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Sex & Sexuality in The Canterbury Tales

Instructor: Summer Stewart

Summer has taught creative writing and sciences at the college level. She holds an MFA in Creative writing and a B.A.S. in English and Nutrition

In Geoffrey Chaucer's 'Canterbury Tales,' the themes of sex and sexuality are developed in several of the characters' stories. In this lesson, we will look at how sex and sexuality are treated in 'The Canterbury Tales.'

Background

Sex and sexuality are major themes explored in Geoffrey Chaucer's Canterbury Tales, a collection of twenty-four stories which follows a group of twenty-nine pilgrims who are undertaking a pilgrimage to the shrine of Saint Thomas Beckett at Canterbury in the hope of receiving his blessing. Sex and sexuality are encountered through the perspectives of the narrator, the Wife of Bath, the Miller, and other characters. In this lesson, we will examine their stories to see how sex and sexuality are treated in Chaucer's The Canterbury Tales.

Young Women Are Hard to Control

The Miller's Tale tells the story of John and his wife Alisoun, a woman who is considerably younger than he is. The story revolves around Alisoun and Nicholas, a young clerk with whom she has an affair. It is clear from the beginning of the story that Alisoun's sexuality is a topic of concern for John because he fears that he will not be able to satisfy her youthful spirit.

Chaucer writes, ''For she was wylde and yong, and he was old/ And demed hymself been lyk a cokewold.'' John thinks that Alisoun's wild youth will cause her to cheat on him, and he will be embarrassed by her actions since they will make him a cuckold (cokewold), a man who has been sexually betrayed by his wife. Since Alisoun does in fact cheat on John, the Miller is showing that a young woman's sexual needs cannot be met by an older man. She cannot help herself because it is in her nature.

Women Hold the Power

Throughout the Miller's Tale, Chaucer describes sexual tension and the power of lust in terms that suggest a woman holds the power in sexual and courtly relationships. For example, Chaucer writes,''This Nicholas gan mercy for to crye,/ And spak so faire, and profred him so faste,/ That she hir love him graunted atte laste.'' Nicholas is finally ''granted'' the chance to have sex with Alisoun, which implies that she was in control of the affair. The same notion of sex occurs when Nicholas is described as hopeless with love. The only cure for his love-sickness is for a woman to allow him to have sex with her.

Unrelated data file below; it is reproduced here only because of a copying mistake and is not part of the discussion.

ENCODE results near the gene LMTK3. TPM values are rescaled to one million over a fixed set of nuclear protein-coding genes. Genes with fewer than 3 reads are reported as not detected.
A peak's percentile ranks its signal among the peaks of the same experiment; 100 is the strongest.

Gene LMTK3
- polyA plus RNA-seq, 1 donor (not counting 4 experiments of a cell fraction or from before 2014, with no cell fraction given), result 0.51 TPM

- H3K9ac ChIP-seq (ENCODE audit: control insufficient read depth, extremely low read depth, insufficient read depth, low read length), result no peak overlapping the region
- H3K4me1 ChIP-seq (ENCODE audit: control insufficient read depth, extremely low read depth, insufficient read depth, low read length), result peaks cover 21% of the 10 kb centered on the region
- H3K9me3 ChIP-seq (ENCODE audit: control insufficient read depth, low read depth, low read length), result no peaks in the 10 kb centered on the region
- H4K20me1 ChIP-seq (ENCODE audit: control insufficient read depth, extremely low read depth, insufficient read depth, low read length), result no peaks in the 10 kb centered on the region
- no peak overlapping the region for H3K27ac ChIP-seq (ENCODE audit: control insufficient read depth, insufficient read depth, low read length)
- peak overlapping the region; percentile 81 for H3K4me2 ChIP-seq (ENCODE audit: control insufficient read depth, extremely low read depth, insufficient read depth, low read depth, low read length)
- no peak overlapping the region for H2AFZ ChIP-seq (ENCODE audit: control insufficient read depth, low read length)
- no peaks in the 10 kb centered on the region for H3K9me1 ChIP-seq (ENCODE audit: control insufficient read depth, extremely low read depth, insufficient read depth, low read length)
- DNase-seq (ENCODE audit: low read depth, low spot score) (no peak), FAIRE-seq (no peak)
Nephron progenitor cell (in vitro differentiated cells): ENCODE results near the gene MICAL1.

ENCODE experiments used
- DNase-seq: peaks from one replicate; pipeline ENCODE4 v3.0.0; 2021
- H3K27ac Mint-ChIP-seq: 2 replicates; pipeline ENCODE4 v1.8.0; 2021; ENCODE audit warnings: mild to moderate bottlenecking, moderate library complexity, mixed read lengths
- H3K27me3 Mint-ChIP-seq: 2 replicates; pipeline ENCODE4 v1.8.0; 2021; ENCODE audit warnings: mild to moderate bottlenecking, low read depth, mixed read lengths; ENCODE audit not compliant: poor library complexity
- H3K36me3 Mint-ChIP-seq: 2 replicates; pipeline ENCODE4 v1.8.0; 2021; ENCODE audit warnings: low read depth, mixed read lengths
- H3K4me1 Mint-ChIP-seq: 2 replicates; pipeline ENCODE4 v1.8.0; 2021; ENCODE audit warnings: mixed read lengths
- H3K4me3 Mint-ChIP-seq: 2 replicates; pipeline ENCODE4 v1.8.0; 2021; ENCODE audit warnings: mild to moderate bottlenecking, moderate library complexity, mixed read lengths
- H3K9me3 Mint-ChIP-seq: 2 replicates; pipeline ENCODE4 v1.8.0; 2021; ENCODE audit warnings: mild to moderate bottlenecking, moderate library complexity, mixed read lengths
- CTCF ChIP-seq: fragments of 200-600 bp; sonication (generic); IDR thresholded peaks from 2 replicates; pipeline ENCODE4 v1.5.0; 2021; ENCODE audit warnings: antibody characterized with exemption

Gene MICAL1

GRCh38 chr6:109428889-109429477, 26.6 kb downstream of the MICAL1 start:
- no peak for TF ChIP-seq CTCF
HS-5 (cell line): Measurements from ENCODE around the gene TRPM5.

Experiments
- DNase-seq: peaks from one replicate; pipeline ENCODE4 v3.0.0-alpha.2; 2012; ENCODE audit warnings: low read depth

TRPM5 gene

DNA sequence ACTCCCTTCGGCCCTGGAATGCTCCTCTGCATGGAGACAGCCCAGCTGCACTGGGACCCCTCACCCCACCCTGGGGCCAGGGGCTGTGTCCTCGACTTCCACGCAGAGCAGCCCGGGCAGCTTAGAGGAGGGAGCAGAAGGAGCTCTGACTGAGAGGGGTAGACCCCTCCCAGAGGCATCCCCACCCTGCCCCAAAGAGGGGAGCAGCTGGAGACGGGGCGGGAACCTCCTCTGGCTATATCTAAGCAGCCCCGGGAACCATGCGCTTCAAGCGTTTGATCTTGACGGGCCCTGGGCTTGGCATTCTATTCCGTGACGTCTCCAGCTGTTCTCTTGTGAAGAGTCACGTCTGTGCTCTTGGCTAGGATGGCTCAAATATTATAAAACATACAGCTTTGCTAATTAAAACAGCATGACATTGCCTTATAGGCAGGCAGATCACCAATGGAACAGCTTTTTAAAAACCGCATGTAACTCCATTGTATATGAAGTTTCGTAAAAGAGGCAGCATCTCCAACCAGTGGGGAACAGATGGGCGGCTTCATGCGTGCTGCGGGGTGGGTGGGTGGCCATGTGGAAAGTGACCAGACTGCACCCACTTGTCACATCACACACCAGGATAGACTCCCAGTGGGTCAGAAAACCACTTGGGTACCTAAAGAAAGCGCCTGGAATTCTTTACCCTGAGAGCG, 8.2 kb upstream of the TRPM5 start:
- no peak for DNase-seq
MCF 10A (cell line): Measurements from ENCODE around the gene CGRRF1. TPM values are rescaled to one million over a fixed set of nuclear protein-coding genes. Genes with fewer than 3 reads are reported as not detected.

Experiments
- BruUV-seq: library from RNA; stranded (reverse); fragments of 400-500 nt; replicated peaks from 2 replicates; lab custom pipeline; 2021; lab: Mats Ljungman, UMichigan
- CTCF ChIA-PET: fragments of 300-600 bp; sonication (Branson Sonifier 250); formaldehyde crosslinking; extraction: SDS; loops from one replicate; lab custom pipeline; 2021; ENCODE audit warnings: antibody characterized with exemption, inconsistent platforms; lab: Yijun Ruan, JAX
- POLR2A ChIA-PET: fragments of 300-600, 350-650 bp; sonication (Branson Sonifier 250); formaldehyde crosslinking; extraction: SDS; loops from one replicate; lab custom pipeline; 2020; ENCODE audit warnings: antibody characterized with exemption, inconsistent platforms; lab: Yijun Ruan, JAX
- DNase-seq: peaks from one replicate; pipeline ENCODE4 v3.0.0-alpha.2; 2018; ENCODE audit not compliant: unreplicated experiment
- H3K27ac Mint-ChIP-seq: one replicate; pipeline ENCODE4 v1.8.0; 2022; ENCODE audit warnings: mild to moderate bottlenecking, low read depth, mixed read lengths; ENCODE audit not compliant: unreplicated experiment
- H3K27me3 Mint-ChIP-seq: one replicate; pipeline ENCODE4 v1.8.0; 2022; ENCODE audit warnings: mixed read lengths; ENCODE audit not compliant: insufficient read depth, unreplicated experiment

In The Miller's Tale, men have a clear disadvantage in the world of extramarital love and sex, because it is solely determined by female desires. The idea that women hold sexual power over men, this time inside of marriage, is also apparent in the Wife of Bath's dialogue. For example, in the prologue to her Tale she says, ''I wol persevere, I nam nat precious./ In wyfhode I wol use myn instrument (her sexuality)/ As frely as my Makere hath it sent,'' in order to get what she wants.

A Healthy Sex Life Is Promoted

However, of all of the characters in the Canterbury Tales, it is also the Wife of Bath who talks the most about maintaining a healthy sex life. The Wife of Bath, who has outlived five husbands, is forthright and bears a progressive set of ideas about female sexuality. For example, she says, ''But wel I woot expres, withoute lye,/ God bad us for to wexe and multiplye:/ That gentil text can I wel understonde.'' Ultimately, she refers to the Bible to explain that women should engage in sex frequently because God bids people to reproduce.

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